SAP Launches Strategic Division: SMB Solutions Group

Yesterday a press release from SAP crossed the wire announcing a new division focusing on small and midsize businesses (SMBs). Here, SMB is defined as companies with fewer than 500 employees and is a subset of SAP’s traditional view of small to midsize enterprise (SMEs). This appears to be another step in the larger plan to make everything about SAP simpler. It is no secret in the industry that smaller companies can easily be intimidated by the likes of an SAP, or (in all fairness) any company of its size and dominance. While many smaller customers take refuge behind their first line of support, SAP’s channel partners, the presence of the giant behemoth behind those partners looms large.

At this point this is largely an organizational change. Dean Mansfield will head up the new division. Dean is an industry veteran, perhaps best known in the market for his senior leadership position at SaaS ERP provider, NetSuite. But, although he is an industry veteran with a career that spans more than 20 years, he is a relative newcomer to SAP, having joined last October. He is based in Hong Kong. But if this were just an organizational announcement, it would probably elicit a big yawn. I see it as more than that, largely because of the strategy behind it.

SAP’s board is putting in place a strategy to “redefine the SMB business solutions market by creating the next generation of simplified business applications powered by SAP HANA, delivered via the cloud that will solve tomorrow’s complex SMB challenges.” That’s a mouthful. But if you look below the surface, you find several, wide-reaching implications.

First of all it is a bold and perhaps presumptive statement. In “redefining” a whole market of business solutions by creating next generation, simplified applications, it seems to imply that all business solutions targeting SMBs need to be simplified. I think this is a gross over-simplification in of itself. Not all products in this market are overly complex. In fact I am not even sure I would call SAP Business One overly complex. If Business One has a weakness, and of course all business software does, it might be in some of the gaps that remain in functionality. After all, it’s not on par with the SAP Business Suite in terms of features and functions…or complexity. The complexity with SAP is more about having a diverse product portfolio. And SAP could certainly benefit from simplifying the selling and consumption of the software. So simplification extends beyond software products, and I think SAP gets that.

But there is a product element to the announcement. This strategy seems to imply that the SMB Solutions Group will be developing a brand new product. SAP has made it very clear that it is not making a new product announcement; it is announcing a strategic division focused on defining what is needed in the future. But the implication certainly is that a (new?) simplified product is needed. I can see why SAP doesn’t want to construe this as a new product at this point in time, because it could very well be that it takes one of its existing products and transforms it into this new generation of simplified, integrated business applications. The simple truth is, SAP has not made any firm decisions yet as to direction and roadmap, and wants to leave all its options open. That is fine for now, but with this announcement, the pressure will be on to better define this strategy.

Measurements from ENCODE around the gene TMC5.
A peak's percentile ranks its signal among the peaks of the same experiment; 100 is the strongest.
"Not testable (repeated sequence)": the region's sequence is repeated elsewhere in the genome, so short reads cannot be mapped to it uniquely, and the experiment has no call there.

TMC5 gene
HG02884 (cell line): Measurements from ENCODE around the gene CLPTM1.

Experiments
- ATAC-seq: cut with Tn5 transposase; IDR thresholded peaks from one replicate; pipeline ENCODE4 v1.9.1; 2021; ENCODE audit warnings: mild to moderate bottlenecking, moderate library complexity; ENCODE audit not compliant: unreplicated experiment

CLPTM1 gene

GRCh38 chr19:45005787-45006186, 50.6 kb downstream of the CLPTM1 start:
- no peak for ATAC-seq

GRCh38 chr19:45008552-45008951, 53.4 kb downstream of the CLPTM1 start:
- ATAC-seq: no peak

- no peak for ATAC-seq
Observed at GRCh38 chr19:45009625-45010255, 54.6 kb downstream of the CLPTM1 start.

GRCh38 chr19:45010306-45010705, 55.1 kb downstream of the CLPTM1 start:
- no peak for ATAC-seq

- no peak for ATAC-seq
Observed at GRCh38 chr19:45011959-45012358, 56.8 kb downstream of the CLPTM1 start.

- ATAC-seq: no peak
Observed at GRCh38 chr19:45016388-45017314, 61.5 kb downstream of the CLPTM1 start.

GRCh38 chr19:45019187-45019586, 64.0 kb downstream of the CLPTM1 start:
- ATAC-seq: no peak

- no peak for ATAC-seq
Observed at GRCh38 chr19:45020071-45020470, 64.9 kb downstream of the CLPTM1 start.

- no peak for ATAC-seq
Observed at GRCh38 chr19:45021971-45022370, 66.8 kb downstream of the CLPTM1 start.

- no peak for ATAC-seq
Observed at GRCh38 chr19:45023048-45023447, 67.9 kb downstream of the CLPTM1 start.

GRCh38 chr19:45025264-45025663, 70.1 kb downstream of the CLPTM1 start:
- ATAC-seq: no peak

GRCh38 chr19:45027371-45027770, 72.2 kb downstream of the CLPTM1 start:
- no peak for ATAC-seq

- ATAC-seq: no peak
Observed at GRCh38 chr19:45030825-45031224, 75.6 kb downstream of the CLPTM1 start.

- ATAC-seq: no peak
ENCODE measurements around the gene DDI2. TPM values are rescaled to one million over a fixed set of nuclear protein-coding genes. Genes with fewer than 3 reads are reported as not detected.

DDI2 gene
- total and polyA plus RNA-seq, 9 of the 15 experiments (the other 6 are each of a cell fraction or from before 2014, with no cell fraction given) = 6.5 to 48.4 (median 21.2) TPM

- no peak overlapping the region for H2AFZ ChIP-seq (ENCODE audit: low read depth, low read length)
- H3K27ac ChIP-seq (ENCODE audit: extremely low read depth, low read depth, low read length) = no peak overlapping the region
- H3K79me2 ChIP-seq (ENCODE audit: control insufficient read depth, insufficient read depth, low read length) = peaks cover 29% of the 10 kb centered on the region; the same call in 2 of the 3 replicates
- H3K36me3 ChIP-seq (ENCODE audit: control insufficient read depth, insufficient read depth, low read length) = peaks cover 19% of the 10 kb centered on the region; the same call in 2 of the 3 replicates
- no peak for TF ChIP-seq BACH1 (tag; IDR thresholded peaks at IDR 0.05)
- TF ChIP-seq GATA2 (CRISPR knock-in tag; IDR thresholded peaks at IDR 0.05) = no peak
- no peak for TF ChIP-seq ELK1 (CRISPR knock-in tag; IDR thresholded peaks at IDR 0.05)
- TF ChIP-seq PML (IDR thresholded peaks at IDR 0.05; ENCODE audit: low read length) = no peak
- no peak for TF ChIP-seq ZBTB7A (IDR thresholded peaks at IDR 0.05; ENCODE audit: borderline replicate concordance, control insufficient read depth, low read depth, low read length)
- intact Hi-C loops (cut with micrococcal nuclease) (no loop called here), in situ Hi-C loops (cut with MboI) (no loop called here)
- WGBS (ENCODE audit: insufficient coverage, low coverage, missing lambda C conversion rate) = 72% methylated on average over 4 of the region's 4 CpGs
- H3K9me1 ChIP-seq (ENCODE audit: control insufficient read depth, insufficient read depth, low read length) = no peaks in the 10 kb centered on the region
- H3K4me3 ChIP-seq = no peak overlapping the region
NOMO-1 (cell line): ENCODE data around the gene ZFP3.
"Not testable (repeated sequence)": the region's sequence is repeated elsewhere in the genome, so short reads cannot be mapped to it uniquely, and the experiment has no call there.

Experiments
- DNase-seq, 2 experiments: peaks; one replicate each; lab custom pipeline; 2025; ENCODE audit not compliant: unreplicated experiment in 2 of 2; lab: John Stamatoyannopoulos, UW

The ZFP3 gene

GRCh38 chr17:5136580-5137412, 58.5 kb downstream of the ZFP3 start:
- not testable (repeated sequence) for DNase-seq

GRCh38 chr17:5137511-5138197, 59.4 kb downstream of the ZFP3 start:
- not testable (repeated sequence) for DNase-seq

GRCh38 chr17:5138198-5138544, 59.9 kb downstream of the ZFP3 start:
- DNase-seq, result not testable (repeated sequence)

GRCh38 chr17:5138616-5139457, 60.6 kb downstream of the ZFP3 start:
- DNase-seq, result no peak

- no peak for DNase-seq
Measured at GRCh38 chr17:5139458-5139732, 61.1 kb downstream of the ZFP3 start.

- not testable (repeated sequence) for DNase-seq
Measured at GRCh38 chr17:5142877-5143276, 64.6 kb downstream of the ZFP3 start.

A couple of things are certain though. Whatever direction SAP decides to go in, it will involve HANA and it will be delivered via the cloud. This might lead you to believe that SAP will leverage its existing products to the fullest in order to bring a solution to market faster and more cost effectively (for SAP). This is exactly what the market would expect an SAP, or any other dominant player with a huge portfolio, to do. That and a bigger development budget than its competitors give SAP an edge. But that is not the stated direction.

Instead, SAP has a stated intention of doing what makes the most sense in meeting the needs of the customer, rather than looking first to leverage prior investments in other product lines, both in terms of core ERP and those “edge” products that might surround it. Why (possibly) create a whole new product from scratch when you have so much component inventory on your shelves? The answer is, because it is a cleaner and simpler solution for the customer. Remember, the overriding goal is to simplify.

On the one hand, it is refreshing to hear SAP express this as an objective, but on the other hand, you have to feel a bit of déjà vu here. Isn’t that what it intended to do with Business ByDesign? The whole reason SAP started from scratch in writing Business ByDesign was to reduce the level of complexity that becomes inherent in a solution that starts out as a large enterprise solution, and grows more complex through evolution.